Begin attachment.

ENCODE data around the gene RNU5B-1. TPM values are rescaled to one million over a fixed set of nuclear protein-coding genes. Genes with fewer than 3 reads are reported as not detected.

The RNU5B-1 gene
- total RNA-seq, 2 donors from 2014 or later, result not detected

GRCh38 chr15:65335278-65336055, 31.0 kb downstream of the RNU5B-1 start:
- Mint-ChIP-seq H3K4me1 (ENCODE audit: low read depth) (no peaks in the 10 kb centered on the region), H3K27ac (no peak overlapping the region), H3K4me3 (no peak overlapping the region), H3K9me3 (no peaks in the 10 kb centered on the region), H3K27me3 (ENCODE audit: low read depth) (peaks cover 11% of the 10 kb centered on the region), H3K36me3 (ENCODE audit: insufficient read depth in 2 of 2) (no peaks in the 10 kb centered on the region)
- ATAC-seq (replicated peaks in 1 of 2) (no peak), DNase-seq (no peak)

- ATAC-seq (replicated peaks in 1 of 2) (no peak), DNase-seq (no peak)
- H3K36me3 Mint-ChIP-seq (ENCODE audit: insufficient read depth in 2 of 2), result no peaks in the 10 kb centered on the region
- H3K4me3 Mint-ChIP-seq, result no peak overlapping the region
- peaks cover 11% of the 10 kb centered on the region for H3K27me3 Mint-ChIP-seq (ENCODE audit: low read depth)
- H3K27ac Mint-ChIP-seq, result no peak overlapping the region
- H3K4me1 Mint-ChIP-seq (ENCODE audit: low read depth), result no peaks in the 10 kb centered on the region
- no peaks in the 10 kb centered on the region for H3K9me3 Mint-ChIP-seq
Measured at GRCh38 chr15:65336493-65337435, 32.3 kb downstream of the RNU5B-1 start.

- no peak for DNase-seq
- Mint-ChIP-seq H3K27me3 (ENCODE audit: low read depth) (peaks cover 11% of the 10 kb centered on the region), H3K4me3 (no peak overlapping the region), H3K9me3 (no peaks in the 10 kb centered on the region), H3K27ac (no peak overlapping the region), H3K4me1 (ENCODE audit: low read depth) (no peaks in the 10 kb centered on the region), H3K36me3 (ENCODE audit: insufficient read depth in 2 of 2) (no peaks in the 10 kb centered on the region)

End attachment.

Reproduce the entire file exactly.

ENCODE data around the gene RNU5B-1. TPM values are rescaled to one million over a fixed set of nuclear protein-coding genes. Genes with fewer than 3 reads are reported as not detected.

The RNU5B-1 gene
- total RNA-seq, 2 donors from 2014 or later, result not detected

GRCh38 chr15:65335278-65336055, 31.0 kb downstream of the RNU5B-1 start:
- Mint-ChIP-seq H3K4me1 (ENCODE audit: low read depth) (no peaks in the 10 kb centered on the region), H3K27ac (no peak overlapping the region), H3K4me3 (no peak overlapping the region), H3K9me3 (no peaks in the 10 kb centered on the region), H3K27me3 (ENCODE audit: low read depth) (peaks cover 11% of the 10 kb centered on the region), H3K36me3 (ENCODE audit: insufficient read depth in 2 of 2) (no peaks in the 10 kb centered on the region)
- ATAC-seq (replicated peaks in 1 of 2) (no peak), DNase-seq (no peak)

- ATAC-seq (replicated peaks in 1 of 2) (no peak), DNase-seq (no peak)
- H3K36me3 Mint-ChIP-seq (ENCODE audit: insufficient read depth in 2 of 2), result no peaks in the 10 kb centered on the region
- H3K4me3 Mint-ChIP-seq, result no peak overlapping the region
- peaks cover 11% of the 10 kb centered on the region for H3K27me3 Mint-ChIP-seq (ENCODE audit: low read depth)
- H3K27ac Mint-ChIP-seq, result no peak overlapping the region
- H3K4me1 Mint-ChIP-seq (ENCODE audit: low read depth), result no peaks in the 10 kb centered on the region
- no peaks in the 10 kb centered on the region for H3K9me3 Mint-ChIP-seq
Measured at GRCh38 chr15:65336493-65337435, 32.3 kb downstream of the RNU5B-1 start.

- no peak for DNase-seq
- Mint-ChIP-seq H3K27me3 (ENCODE audit: low read depth) (peaks cover 11% of the 10 kb centered on the region), H3K4me3 (no peak overlapping the region), H3K9me3 (no peaks in the 10 kb centered on the region), H3K27ac (no peak overlapping the region), H3K4me1 (ENCODE audit: low read depth) (no peaks in the 10 kb centered on the region), H3K36me3 (ENCODE audit: insufficient read depth in 2 of 2) (no peaks in the 10 kb centered on the region)